AHHerald Search

anne_mikolay_120Allow me to put a new spin on comedian Henry Youngman's signature phrase, “Take my wife – please!”

Take My Television – please! To be more precise, take my hundred some odd channels and replace them with quality programming – please.

I've watched a few of the networks' newest offerings. Clearly, the pristine, “sleeping single” days of television are over. Back in the day, married couples like the Petries and the Ricardos were not permitted to share a bed, and network censors blew a gasket if anything slightly less than tasteful attempted to cross the airways. Nowadays, television couples parade through their sitcom world wearing (or not wearing) fashion that would make Laura Petrie blush, and reality television has standardized once shunned expletives. Call me old-fashioned, but sometimes I think television needs to re-evaluate its current standards.

Television programming reflects current social and cultural norms. In the 1960s, when American families were comprised of a Dad with job and a Mom with an apron, sitcoms presented similar television families viewers could relate to. Thus, Laura Petrie spent a lot of time in her kitchen; ditto Lucy Ricardo and best friend Ethel Mertz. Beaver Cleaver's Mom baked a lot of cookies and wore dresses everyday, while his Dad wore suits and carried a briefcase. Fast forward to the more progressive 70s: Mike and Carol Brady slept in one bed in a house with a blended family, and Mary Richards, a thirty something, single woman, carved a career for herself working in a newsroom. Those of us who lived through the 60s and the 70s recognize how television mirrored the social norms of the day. Those of us who did not can peak at what life was like back then by viewing that era's television offerings.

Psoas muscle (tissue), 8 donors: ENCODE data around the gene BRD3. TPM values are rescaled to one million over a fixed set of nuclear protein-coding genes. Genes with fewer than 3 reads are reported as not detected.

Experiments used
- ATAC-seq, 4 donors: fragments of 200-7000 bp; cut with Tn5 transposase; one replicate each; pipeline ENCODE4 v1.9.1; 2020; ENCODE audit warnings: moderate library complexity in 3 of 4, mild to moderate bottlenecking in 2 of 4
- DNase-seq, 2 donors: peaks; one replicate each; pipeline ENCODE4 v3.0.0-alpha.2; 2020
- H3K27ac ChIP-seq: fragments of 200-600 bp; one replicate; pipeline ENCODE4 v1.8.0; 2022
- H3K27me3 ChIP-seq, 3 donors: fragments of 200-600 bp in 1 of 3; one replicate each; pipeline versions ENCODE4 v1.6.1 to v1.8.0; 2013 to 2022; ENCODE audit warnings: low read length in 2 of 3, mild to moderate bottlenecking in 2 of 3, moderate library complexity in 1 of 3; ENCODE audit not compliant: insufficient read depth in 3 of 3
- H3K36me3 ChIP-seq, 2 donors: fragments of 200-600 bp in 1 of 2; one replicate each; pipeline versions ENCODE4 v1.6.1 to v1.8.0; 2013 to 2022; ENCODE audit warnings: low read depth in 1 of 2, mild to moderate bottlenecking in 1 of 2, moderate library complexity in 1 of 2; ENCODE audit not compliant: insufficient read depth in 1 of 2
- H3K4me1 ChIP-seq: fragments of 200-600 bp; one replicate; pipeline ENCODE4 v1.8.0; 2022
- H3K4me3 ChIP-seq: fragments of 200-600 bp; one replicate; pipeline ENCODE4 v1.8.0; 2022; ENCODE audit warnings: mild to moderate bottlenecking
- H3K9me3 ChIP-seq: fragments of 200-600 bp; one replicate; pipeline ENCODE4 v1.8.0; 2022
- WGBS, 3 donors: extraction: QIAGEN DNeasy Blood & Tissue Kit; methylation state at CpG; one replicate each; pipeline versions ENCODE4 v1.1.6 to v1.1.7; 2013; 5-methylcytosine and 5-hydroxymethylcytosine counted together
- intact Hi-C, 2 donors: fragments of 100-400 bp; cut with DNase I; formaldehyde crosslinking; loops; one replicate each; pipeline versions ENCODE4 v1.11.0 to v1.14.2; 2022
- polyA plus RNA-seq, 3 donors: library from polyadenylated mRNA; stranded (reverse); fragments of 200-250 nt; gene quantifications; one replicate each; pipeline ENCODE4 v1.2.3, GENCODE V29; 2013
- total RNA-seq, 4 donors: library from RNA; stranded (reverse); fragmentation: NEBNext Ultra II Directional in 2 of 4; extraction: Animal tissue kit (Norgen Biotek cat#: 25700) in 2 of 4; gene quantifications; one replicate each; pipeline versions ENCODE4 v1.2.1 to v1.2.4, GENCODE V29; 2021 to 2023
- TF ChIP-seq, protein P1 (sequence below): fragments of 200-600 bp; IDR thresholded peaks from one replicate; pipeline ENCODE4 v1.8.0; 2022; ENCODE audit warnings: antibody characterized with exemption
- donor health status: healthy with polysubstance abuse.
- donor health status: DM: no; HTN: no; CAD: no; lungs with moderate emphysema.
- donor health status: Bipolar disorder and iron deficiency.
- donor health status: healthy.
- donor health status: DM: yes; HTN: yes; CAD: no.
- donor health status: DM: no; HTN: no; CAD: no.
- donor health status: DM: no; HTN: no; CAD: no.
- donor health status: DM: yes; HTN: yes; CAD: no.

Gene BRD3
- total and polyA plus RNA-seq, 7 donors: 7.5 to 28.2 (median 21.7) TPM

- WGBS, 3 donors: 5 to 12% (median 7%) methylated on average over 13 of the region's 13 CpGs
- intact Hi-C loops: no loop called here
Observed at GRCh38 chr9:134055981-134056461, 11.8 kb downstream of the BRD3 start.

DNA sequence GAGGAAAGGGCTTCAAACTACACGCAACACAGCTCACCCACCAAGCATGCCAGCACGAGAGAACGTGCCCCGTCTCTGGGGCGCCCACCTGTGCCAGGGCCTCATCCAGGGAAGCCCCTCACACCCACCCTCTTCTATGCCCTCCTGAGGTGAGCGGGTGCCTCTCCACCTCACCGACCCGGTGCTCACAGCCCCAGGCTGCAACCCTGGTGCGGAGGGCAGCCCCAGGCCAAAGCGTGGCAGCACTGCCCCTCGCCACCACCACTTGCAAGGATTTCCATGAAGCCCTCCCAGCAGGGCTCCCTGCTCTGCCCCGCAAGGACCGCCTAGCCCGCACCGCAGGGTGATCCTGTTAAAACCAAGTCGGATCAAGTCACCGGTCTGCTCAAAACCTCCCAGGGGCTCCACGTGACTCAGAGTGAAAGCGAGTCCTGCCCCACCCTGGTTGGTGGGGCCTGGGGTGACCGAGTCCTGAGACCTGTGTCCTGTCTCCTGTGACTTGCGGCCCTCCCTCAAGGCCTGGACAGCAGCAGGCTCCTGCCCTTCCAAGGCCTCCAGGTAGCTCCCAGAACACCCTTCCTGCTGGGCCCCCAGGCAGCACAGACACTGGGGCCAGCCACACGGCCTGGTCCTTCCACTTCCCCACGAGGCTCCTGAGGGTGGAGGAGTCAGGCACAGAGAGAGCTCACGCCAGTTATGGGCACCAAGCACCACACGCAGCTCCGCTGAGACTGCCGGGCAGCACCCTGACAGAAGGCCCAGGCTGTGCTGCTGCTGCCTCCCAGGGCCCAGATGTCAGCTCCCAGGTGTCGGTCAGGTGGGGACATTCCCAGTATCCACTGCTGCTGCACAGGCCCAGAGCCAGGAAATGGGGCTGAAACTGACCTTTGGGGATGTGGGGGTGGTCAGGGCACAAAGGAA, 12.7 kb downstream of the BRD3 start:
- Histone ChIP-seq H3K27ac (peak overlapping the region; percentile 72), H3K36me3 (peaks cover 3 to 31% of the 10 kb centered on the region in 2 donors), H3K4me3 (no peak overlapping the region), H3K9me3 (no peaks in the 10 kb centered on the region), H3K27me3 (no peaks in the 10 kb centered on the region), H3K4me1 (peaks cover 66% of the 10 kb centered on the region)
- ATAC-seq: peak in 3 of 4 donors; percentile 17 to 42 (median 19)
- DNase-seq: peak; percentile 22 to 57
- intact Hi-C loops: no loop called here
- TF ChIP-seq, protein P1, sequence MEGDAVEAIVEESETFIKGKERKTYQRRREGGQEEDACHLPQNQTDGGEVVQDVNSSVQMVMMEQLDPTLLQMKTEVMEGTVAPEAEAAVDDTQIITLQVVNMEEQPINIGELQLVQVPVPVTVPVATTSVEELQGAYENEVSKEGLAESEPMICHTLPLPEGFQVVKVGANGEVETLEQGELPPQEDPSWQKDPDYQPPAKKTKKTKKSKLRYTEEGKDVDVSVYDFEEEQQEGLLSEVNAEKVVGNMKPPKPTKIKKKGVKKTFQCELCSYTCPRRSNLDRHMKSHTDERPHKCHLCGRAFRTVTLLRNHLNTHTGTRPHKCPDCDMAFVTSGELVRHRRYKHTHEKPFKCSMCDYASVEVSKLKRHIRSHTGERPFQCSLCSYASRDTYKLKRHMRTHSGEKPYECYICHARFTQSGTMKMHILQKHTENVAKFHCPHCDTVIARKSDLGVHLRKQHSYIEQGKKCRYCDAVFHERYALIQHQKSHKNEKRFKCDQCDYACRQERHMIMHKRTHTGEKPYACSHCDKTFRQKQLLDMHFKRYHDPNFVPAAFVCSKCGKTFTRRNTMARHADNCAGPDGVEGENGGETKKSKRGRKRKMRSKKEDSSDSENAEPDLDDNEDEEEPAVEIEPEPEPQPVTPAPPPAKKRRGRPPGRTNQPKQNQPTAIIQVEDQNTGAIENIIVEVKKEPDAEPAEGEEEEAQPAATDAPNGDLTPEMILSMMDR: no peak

In years ahead, what will current television programming say about us?  What will future generations think of Kim Kardashian's wedding, for example, billed as “Kim's Fairytale Wedding,” a two day special event? What will my grandchildren say about reality television? What will they think of The Situation and Snooky? What will they think of Whitney, Alan and Charlie Harper, Kendra, or the straight-shooting Millionaire Matchmaker? Television programming both mirrors and educates our society. Today, we have several hundred television stations, all of which, as unwitting commentary on our current value system, create a lasting sociological legacy for those who come after us.  Future generations, I fear, will examine our present programming and possibly conclude that we are a celebrity obsessed, materialistic society where an individual is judged on his/her looks, bigger is better, and current events are not as important as entertainment network “news.” 

When I was a kid, and there were only seven television stations, I often whined to my mother that there was nothing good to watch on TV.  Little did I know I was predicting the future.